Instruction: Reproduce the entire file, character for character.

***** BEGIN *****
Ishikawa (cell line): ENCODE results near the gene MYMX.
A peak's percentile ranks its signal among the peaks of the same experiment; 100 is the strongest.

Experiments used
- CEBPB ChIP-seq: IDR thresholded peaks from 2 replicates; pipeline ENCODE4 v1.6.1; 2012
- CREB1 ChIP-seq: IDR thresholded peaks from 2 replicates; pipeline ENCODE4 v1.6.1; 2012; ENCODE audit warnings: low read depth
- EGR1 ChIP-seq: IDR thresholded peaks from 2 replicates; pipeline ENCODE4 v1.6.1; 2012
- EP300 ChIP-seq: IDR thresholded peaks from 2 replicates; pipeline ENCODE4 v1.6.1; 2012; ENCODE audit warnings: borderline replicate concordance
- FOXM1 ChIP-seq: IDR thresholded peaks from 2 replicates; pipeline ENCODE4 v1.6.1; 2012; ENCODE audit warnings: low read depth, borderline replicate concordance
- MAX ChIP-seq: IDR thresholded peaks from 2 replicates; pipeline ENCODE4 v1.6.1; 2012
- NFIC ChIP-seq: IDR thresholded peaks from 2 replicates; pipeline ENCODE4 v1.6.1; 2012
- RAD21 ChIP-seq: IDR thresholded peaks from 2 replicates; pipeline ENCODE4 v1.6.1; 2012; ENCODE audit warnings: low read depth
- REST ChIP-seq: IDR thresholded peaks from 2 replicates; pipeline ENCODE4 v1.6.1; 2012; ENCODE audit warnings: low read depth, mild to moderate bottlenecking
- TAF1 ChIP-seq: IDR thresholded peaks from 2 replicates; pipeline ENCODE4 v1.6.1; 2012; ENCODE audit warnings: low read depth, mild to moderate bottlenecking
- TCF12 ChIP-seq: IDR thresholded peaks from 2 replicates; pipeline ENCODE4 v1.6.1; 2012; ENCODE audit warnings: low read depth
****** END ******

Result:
Ishikawa (cell line): ENCODE results near the gene MYMX.
A peak's percentile ranks its signal among the peaks of the same experiment; 100 is the strongest.

Experiments used
- CEBPB ChIP-seq: IDR thresholded peaks from 2 replicates; pipeline ENCODE4 v1.6.1; 2012
- CREB1 ChIP-seq: IDR thresholded peaks from 2 replicates; pipeline ENCODE4 v1.6.1; 2012; ENCODE audit warnings: low read depth
- EGR1 ChIP-seq: IDR thresholded peaks from 2 replicates; pipeline ENCODE4 v1.6.1; 2012
- EP300 ChIP-seq: IDR thresholded peaks from 2 replicates; pipeline ENCODE4 v1.6.1; 2012; ENCODE audit warnings: borderline replicate concordance
- FOXM1 ChIP-seq: IDR thresholded peaks from 2 replicates; pipeline ENCODE4 v1.6.1; 2012; ENCODE audit warnings: low read depth, borderline replicate concordance
- MAX ChIP-seq: IDR thresholded peaks from 2 replicates; pipeline ENCODE4 v1.6.1; 2012
- NFIC ChIP-seq: IDR thresholded peaks from 2 replicates; pipeline ENCODE4 v1.6.1; 2012
- RAD21 ChIP-seq: IDR thresholded peaks from 2 replicates; pipeline ENCODE4 v1.6.1; 2012; ENCODE audit warnings: low read depth
- REST ChIP-seq: IDR thresholded peaks from 2 replicates; pipeline ENCODE4 v1.6.1; 2012; ENCODE audit warnings: low read depth, mild to moderate bottlenecking
- TAF1 ChIP-seq: IDR thresholded peaks from 2 replicates; pipeline ENCODE4 v1.6.1; 2012; ENCODE audit warnings: low read depth, mild to moderate bottlenecking
- TCF12 ChIP-seq: IDR thresholded peaks from 2 replicates; pipeline ENCODE4 v1.6.1; 2012; ENCODE audit warnings: low read depth